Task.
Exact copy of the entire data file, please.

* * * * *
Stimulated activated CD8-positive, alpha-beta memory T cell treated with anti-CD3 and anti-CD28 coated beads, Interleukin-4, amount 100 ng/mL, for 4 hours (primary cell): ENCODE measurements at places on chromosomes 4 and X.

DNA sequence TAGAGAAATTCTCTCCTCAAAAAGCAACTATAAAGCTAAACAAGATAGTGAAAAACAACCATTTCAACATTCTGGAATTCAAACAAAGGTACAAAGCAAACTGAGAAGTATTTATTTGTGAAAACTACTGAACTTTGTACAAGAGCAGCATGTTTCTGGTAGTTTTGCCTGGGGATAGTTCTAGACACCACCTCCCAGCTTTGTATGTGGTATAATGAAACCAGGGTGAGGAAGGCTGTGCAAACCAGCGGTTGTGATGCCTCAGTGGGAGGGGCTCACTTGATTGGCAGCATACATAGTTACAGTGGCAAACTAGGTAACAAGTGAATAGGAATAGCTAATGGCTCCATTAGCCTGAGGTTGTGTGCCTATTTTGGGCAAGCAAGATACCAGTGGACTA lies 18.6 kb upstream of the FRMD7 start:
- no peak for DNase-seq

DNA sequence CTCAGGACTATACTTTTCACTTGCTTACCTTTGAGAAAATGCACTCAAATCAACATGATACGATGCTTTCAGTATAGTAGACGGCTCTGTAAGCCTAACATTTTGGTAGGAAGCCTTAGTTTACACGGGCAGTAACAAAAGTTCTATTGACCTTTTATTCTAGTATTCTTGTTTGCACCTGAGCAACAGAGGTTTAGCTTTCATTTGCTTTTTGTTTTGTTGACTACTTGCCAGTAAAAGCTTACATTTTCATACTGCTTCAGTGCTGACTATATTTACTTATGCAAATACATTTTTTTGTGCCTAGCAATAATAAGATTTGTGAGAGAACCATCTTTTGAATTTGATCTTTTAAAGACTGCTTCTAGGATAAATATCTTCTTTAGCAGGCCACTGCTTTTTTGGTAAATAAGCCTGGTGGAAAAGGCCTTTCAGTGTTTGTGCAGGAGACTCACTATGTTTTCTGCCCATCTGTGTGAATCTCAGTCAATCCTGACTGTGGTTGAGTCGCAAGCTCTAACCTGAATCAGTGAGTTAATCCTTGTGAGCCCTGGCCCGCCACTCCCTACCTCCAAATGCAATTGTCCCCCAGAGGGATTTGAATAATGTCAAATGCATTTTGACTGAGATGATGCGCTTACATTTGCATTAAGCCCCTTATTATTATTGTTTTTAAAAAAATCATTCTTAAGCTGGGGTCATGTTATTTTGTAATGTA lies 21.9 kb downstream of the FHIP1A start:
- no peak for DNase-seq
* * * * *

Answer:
Stimulated activated CD8-positive, alpha-beta memory T cell treated with anti-CD3 and anti-CD28 coated beads, Interleukin-4, amount 100 ng/mL, for 4 hours (primary cell): ENCODE measurements at places on chromosomes 4 and X.

DNA sequence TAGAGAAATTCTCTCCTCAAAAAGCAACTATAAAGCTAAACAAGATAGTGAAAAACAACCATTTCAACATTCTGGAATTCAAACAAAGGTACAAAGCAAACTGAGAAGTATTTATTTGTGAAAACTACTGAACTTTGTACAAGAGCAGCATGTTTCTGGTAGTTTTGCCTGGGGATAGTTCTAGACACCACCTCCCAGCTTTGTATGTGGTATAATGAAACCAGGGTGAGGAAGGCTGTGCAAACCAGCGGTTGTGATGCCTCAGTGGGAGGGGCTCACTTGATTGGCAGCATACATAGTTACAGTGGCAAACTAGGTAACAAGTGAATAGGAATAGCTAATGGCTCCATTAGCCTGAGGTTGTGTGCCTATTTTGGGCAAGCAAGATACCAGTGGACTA lies 18.6 kb upstream of the FRMD7 start:
- no peak for DNase-seq

DNA sequence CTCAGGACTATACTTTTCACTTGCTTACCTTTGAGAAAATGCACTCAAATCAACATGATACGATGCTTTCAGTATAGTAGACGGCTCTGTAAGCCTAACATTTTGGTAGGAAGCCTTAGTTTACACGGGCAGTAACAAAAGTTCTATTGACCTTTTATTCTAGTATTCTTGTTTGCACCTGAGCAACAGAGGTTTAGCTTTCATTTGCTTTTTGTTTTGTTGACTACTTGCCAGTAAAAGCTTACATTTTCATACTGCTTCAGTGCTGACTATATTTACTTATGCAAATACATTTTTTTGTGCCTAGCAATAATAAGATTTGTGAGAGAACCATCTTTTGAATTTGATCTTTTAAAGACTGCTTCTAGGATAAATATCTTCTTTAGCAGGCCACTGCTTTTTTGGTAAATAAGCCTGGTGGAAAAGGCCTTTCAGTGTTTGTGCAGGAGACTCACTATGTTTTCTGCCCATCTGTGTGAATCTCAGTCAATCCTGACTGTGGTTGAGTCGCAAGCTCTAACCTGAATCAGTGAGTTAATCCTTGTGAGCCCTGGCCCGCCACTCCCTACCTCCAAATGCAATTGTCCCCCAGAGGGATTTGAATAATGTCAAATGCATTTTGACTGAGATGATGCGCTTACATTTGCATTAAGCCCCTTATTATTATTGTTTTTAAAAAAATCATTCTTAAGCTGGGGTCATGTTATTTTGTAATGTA lies 21.9 kb downstream of the FHIP1A start:
- no peak for DNase-seq